I don't remember when the rain started or ended, but I was into my navy blue and white polka dot bathing suit and bribing the kids with a trip to the Mina Port, where they have a mall with a trampoline, if they would just come swimming with me in the rain. I don't remember where Matt was…maybe New York or Bangalore, but it was probably a Friday around 8am as I herded my groaning kids into the elevator that brought us down into the bowels of the parking garage. I don't remember the name of the street we took across town towards Al Bateen. I was having trouble remembering the street names - Khalifa Bin Shakhbout St., Al Falah St., Nadja - and anyway, the New Yorker in me preferred street numbers.
I don't remember which way was east or west, and the Corniche was still the West Side Highway to me. I don't remember when it changed. When I no longer compared the palm trees to LA, or Abu Dhabi to Casablanca, or the Ponderosa steak house down the block to Queens, or the light bulb district to Canal Street, or Jones the Grocer to Dean and Deluca.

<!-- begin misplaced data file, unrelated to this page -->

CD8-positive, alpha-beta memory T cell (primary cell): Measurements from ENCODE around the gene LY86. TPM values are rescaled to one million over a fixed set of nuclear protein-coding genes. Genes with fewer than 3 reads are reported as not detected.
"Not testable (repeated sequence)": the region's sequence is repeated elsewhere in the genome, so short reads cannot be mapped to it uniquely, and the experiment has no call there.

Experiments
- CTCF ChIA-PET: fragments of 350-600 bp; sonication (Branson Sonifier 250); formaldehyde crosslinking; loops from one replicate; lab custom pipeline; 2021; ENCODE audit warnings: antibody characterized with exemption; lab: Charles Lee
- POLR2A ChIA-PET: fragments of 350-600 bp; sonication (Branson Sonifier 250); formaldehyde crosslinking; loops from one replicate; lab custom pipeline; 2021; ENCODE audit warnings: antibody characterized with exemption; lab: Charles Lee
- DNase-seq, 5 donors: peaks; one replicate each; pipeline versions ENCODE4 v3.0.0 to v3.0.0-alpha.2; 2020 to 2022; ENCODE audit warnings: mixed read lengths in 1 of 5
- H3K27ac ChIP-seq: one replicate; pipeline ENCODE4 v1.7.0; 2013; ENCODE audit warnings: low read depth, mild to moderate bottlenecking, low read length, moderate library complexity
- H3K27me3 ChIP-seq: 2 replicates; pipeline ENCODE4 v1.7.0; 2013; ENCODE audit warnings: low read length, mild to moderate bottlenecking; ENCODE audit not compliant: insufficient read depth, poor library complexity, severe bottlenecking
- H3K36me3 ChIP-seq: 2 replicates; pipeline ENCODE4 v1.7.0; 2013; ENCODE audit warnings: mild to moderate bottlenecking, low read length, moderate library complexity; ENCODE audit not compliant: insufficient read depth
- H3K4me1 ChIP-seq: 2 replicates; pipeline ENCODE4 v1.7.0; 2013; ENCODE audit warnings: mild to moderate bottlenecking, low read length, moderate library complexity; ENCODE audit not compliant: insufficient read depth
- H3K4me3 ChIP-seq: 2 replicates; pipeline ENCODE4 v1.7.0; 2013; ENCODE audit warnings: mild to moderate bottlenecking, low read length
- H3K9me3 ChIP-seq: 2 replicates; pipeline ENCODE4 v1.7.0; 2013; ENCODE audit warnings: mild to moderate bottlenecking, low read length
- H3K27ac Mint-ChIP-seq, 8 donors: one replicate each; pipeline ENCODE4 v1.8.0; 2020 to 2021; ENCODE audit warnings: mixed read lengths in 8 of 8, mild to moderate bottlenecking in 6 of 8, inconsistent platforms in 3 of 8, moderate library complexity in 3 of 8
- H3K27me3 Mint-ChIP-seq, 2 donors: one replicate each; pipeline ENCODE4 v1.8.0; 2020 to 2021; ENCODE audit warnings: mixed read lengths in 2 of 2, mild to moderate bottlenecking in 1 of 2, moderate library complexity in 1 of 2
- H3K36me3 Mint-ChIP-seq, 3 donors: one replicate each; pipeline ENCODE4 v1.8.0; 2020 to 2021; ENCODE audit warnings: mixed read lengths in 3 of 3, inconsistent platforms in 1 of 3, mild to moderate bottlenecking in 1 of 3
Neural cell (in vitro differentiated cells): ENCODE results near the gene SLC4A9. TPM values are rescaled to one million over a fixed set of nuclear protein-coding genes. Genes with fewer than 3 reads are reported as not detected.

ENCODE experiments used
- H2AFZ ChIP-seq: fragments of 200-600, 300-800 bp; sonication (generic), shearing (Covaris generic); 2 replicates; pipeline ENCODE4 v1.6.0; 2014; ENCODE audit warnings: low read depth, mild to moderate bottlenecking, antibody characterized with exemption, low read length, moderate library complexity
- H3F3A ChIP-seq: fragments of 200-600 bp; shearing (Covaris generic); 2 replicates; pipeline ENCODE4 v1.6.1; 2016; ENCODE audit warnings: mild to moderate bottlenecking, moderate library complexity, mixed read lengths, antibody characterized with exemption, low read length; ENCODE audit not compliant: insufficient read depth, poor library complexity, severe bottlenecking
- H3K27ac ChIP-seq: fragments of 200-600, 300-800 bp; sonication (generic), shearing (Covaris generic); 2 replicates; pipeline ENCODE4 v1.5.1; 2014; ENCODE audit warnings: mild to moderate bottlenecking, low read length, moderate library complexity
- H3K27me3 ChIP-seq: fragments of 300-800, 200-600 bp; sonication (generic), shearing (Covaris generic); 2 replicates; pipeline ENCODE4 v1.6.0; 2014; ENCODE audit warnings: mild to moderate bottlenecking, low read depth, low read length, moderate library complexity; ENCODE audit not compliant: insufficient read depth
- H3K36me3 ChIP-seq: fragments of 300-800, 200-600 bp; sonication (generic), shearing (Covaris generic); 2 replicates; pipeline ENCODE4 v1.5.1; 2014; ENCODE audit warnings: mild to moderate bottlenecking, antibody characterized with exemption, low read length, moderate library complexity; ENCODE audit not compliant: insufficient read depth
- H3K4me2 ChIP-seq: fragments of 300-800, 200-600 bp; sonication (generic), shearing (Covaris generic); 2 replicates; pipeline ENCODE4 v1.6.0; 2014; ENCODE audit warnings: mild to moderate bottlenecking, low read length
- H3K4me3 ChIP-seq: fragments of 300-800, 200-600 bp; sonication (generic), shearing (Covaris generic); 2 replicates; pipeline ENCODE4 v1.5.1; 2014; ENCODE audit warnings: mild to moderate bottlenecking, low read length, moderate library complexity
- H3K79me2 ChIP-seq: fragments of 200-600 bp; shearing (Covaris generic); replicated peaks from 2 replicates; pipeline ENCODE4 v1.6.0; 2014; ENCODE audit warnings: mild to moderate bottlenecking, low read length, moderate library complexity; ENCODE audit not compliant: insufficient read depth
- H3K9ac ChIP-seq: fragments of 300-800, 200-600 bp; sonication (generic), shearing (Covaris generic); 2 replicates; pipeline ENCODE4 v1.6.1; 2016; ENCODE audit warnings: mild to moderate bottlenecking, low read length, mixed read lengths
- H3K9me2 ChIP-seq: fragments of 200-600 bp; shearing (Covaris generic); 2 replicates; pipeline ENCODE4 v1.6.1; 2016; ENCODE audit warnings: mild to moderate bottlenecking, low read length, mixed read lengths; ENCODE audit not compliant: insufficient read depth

I don't remember when I just opened up to the heat, the monochromatic landscape, the weekends in Carrefour with the women in their burqas, or the half finished bridge that was built by a Sheikh and abandoned mid-sentence. The half finished bridge that sits beside the rainy beach.
I don't remember the name of the Brit swimming in the ocean with me that morning. We were the only ones there, my kids calling me in from the shore. We got out of the water, the Brit and I, and I can't remember exactly what he said but it was something about how it was the perfect morning for a swim and we smiled at each other in recognition—bonded by rain in the desert and a search for home that we were each struggling to recall.